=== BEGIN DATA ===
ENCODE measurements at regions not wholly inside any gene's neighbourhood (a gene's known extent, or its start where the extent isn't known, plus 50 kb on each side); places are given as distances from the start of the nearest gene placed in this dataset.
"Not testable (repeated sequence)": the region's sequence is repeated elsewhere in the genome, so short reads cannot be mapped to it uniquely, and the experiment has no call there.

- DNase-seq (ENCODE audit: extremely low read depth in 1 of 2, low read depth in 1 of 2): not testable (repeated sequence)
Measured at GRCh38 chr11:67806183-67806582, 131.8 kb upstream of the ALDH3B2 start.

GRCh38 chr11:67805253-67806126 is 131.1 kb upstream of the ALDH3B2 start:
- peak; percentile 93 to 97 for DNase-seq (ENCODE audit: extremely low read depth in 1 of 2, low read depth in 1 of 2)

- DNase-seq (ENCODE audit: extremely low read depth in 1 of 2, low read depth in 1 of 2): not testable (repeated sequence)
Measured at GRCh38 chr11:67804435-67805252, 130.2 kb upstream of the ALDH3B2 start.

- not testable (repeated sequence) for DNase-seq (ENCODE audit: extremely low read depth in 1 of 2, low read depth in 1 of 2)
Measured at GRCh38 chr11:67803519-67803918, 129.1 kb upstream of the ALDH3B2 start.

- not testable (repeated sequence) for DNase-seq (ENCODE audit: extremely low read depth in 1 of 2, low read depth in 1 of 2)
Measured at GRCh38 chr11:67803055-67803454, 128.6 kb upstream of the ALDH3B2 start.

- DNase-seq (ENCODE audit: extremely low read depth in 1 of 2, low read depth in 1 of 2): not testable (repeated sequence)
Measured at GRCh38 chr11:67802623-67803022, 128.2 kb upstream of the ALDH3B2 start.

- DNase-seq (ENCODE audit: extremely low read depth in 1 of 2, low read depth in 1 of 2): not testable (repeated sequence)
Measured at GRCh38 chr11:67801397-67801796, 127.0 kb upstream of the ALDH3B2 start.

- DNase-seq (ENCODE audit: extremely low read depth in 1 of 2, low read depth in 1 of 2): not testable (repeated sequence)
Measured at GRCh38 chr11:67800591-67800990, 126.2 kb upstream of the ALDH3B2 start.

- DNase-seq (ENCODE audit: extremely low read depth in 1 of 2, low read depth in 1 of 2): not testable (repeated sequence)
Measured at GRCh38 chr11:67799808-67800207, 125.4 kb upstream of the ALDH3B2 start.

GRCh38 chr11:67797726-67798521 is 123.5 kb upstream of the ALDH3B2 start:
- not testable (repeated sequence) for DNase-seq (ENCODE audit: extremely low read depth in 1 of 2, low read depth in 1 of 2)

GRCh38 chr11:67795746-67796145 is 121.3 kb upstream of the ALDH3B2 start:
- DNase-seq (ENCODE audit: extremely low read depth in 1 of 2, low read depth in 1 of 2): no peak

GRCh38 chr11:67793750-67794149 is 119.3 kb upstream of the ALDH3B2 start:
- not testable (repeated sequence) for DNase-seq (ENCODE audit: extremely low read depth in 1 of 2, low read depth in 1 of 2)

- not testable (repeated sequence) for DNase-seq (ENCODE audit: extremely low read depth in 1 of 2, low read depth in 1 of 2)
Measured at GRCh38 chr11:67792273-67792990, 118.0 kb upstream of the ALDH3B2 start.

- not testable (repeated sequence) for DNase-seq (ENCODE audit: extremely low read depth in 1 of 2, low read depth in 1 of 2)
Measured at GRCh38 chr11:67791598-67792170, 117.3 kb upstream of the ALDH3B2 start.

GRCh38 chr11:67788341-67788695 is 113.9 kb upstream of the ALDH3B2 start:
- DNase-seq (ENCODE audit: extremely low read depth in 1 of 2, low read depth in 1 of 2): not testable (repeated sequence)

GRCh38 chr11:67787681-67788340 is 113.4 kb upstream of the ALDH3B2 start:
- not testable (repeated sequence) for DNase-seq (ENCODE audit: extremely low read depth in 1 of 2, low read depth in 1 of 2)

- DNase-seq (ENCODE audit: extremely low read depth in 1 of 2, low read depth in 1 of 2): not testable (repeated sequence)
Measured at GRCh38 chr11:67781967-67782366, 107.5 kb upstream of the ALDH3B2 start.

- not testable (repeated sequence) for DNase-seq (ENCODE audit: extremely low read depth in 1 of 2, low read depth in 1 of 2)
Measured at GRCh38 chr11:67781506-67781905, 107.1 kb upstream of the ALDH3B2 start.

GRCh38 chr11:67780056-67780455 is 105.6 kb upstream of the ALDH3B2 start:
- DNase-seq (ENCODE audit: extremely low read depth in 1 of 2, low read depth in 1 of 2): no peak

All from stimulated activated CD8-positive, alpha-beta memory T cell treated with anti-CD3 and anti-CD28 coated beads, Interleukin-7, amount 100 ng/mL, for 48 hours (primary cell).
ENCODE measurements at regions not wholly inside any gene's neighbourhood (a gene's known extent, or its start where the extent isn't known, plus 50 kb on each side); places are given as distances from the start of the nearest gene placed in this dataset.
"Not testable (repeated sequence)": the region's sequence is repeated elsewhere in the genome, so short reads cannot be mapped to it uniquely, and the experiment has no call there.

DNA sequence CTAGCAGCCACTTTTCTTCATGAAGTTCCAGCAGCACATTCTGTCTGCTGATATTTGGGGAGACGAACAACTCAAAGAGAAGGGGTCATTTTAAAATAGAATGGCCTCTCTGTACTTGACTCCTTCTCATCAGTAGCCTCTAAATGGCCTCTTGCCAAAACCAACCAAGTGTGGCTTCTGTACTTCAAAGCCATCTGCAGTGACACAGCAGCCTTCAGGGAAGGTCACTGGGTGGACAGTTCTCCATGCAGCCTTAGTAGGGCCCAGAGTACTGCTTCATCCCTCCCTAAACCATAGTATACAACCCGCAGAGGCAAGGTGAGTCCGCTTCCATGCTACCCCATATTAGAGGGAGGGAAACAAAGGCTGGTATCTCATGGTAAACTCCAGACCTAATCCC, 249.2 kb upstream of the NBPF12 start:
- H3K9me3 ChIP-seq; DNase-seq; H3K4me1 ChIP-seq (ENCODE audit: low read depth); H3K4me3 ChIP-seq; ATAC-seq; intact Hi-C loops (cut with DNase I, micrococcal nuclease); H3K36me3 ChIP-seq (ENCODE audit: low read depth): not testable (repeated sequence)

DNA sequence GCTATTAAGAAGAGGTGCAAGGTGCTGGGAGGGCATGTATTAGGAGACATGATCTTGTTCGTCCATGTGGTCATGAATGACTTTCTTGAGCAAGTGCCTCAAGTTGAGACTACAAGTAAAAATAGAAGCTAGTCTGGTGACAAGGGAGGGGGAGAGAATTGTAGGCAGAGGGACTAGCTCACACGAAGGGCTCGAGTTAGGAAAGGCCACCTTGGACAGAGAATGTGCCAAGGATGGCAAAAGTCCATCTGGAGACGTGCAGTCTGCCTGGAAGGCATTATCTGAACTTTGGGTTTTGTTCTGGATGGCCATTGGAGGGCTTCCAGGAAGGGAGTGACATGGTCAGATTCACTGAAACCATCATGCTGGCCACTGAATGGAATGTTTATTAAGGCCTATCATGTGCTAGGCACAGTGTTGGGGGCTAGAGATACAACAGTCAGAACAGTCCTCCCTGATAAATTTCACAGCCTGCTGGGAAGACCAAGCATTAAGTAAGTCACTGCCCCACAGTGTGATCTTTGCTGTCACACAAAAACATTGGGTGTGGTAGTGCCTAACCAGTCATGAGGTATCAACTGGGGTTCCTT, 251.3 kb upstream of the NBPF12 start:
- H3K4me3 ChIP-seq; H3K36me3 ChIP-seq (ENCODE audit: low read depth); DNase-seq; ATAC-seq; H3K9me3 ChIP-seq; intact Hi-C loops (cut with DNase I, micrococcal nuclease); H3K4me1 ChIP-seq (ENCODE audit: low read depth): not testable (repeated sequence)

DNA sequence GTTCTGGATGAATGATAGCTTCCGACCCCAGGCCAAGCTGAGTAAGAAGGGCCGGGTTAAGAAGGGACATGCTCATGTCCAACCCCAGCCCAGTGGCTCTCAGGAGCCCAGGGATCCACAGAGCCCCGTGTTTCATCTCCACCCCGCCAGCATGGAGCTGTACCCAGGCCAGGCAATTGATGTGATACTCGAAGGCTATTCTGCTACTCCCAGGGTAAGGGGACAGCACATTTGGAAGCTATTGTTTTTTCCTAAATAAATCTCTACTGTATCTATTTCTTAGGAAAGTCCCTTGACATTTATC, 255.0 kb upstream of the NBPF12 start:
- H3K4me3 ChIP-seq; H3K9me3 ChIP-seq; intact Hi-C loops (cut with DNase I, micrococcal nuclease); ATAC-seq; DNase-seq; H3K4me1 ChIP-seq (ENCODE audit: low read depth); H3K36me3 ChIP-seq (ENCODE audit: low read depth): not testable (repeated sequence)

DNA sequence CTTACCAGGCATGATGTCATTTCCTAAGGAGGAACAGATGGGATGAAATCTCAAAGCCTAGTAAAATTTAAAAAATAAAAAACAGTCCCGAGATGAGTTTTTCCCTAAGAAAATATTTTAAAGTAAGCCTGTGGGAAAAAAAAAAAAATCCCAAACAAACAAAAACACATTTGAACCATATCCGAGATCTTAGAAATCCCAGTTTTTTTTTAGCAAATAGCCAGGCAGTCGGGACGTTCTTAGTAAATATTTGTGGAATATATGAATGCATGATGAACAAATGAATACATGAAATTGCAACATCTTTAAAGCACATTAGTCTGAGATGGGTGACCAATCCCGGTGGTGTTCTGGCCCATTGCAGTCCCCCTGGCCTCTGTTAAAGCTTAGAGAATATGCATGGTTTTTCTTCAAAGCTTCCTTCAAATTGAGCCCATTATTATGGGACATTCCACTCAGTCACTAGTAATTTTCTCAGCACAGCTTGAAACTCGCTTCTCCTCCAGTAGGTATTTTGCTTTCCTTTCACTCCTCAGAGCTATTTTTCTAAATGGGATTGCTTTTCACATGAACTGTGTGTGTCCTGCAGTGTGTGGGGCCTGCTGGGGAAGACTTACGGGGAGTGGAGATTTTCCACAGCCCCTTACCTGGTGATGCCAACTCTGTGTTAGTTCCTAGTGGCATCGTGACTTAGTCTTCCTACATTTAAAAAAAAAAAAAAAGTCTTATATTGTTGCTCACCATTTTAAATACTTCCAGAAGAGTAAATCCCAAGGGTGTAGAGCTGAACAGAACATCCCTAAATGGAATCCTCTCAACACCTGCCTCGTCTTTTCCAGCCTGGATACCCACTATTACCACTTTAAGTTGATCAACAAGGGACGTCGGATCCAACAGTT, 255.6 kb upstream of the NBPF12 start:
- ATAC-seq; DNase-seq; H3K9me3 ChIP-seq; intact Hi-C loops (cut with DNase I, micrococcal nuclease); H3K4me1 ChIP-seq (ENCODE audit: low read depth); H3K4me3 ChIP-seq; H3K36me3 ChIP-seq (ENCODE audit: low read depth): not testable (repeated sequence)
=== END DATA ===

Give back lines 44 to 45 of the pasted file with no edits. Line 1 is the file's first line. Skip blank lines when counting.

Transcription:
DNA sequence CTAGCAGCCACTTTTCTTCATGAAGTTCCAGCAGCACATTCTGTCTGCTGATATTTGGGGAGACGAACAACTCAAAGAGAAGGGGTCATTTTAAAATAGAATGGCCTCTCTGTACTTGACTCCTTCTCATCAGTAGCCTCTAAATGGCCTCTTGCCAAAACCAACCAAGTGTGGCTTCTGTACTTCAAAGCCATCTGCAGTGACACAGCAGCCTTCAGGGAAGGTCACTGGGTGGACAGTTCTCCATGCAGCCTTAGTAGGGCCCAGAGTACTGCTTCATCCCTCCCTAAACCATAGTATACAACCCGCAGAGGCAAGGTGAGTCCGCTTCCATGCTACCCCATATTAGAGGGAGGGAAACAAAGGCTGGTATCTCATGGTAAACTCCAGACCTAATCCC, 249.2 kb upstream of the NBPF12 start:
- H3K9me3 ChIP-seq; DNase-seq; H3K4me1 ChIP-seq (ENCODE audit: low read depth); H3K4me3 ChIP-seq; ATAC-seq; intact Hi-C loops (cut with DNase I, micrococcal nuclease); H3K36me3 ChIP-seq (ENCODE audit: low read depth): not testable (repeated sequence)